Like many stores on Davie Street, Tran’s was not immune to vandalism.
Davie Art Shop owner Philip Tran is one of many Vancouver small business owners struggling with a series of challenges to keep businesses afloat.
For Tran, customer parking has increasingly become an issue.
Two nearby restaurant patios have taken over what was once an on-street parking lot near the store Tran has owned since 1987, he said. BIV.
The business was founded in 1930 and was originally a few blocks east of its current location on Davie Street, west of Bute Street, he said.
Tran has a designated parking spot at the back of his 800-square-foot store, but he said that can sometimes be a challenge for customers buying large paintings, or having him frame larger works of art. , to transport their purchases to their cars.
Every year Tran’s landlord raises his rent. Municipal taxes are also constantly increasing. His business license fees are another expense eating away at his store’s viability, he said.
Tran has two employees that he keeps on call part-time. Most of the time, he runs the store alone – eight hours each weekday, plus six hours on Saturdays.
“I work hard,” he said. “Sometimes before opening the store, I have to go to the suppliers to pick up things.”
Inflation has eaten away at his store’s profits as he struggles to pass prices on to his customers.
One solution was to reduce its number of suppliers to two from five. This means he places larger orders with current suppliers and is able to negotiate better prices.
Instead of offering cheaper products, like posters, Tran’s shop sells high-end works – wood carvings, replica giclee prints, acrylic works and prints of people such as the famous Vancouver artist Joe Average.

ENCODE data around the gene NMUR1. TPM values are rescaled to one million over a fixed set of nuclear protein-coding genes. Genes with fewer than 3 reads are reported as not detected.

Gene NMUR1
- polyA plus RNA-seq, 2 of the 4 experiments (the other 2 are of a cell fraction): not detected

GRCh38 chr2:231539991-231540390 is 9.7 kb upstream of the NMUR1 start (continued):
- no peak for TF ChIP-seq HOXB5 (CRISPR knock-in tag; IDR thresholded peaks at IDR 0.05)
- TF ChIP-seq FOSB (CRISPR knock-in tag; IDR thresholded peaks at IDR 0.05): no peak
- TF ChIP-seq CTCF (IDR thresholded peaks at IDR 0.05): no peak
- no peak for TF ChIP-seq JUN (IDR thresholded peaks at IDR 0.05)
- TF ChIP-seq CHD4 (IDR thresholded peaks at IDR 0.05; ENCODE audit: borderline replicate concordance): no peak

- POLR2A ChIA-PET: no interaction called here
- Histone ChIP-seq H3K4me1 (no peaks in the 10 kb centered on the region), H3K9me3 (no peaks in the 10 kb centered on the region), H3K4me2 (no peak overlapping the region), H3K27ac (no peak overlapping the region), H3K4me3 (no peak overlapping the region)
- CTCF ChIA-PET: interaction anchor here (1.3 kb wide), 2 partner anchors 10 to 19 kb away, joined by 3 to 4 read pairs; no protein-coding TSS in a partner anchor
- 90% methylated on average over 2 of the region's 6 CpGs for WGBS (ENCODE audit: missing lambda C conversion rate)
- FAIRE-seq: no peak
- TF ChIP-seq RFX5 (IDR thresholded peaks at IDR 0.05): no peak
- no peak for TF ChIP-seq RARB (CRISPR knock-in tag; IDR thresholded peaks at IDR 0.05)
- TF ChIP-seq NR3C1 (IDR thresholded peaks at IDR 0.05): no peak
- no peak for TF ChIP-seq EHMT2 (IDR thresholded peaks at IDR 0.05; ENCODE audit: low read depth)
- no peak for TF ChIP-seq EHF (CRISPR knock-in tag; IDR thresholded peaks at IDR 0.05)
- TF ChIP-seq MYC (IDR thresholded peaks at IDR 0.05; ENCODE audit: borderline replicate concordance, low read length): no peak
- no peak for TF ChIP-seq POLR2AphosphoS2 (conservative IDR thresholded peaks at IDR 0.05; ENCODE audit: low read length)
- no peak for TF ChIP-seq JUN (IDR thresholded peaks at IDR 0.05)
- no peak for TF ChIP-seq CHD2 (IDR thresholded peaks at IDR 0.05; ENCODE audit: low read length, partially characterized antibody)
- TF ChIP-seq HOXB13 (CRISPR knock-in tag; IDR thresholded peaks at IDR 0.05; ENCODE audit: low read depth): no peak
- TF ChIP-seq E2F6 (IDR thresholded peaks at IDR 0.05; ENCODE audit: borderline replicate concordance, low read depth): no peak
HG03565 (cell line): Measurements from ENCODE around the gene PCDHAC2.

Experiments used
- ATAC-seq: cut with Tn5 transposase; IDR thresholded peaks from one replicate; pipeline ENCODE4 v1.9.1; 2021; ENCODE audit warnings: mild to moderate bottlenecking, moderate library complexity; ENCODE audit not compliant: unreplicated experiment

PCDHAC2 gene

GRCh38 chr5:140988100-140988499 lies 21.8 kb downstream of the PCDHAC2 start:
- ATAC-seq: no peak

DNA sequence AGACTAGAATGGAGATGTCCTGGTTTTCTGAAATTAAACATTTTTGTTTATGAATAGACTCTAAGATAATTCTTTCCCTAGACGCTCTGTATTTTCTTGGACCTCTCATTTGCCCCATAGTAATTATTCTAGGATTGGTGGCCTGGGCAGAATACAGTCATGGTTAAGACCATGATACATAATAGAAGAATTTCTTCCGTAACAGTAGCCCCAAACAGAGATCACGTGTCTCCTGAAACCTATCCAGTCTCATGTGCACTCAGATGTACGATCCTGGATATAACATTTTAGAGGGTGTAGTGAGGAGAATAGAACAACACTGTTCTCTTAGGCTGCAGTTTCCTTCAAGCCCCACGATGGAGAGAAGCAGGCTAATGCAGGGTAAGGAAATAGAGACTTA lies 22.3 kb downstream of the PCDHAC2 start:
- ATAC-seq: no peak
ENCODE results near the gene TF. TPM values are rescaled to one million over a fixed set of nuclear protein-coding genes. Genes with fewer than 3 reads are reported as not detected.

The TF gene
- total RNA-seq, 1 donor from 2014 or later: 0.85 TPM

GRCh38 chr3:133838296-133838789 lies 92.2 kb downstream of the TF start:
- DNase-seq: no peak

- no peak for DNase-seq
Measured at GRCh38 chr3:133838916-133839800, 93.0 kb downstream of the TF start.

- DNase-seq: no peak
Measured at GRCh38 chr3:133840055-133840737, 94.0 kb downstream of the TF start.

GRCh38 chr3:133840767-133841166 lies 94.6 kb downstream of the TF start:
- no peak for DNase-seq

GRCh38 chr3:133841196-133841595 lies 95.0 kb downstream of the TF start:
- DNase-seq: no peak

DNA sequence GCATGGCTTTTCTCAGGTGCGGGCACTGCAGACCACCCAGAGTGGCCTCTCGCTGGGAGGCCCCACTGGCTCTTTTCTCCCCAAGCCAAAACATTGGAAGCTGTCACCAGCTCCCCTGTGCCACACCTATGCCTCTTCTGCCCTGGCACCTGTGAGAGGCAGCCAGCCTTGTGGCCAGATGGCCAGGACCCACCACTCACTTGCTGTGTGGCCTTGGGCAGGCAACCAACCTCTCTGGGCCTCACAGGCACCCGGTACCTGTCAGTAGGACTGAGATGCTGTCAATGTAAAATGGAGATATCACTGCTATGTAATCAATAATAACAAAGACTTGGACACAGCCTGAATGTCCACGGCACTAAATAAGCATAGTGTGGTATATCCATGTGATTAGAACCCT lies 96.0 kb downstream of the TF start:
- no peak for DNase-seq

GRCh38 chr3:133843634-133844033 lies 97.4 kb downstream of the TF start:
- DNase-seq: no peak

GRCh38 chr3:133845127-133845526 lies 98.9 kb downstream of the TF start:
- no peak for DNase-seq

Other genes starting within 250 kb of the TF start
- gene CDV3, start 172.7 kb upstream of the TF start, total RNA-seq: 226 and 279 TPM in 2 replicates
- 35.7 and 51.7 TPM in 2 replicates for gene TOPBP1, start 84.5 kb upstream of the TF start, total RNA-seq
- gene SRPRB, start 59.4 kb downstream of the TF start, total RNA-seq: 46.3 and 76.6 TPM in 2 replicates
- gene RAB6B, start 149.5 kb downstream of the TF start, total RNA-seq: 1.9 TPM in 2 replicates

“We try to offer discounts as best I can, but my profit margin is a little thinner, so it’s difficult,” he said.
“Most of my clients were referred by a friend or relatives who have known me for a long time. I think they have confidence in my quality, my price and the service I provide.”
Like many stores on Davie Street, Tran’s was not immune to vandalism. Its front windows were shattered during the pandemic, causing around $1,100 in damage. Some frames were damaged in this attack.
Instead of paying his insurance company a $1,000 deductible and risking being hit with higher premiums, he footed the bill out of his own pocket.
Years ago he put metal bars at the bottom of his front door, but he avoided putting bars on the front windows so as not to block passers-by from seeing his art. He has also already installed a postcard holder outside his store. Shoplifting put an end to this practice and it moved smaller objects farther inside the door.
“Shoplifting is with us all the time,” he said. “They usually come two or three at a time. One person keeps you occupied and the other steals.”
The security of the back doors of his store was also tightened after thieves tried to open them with a crowbar.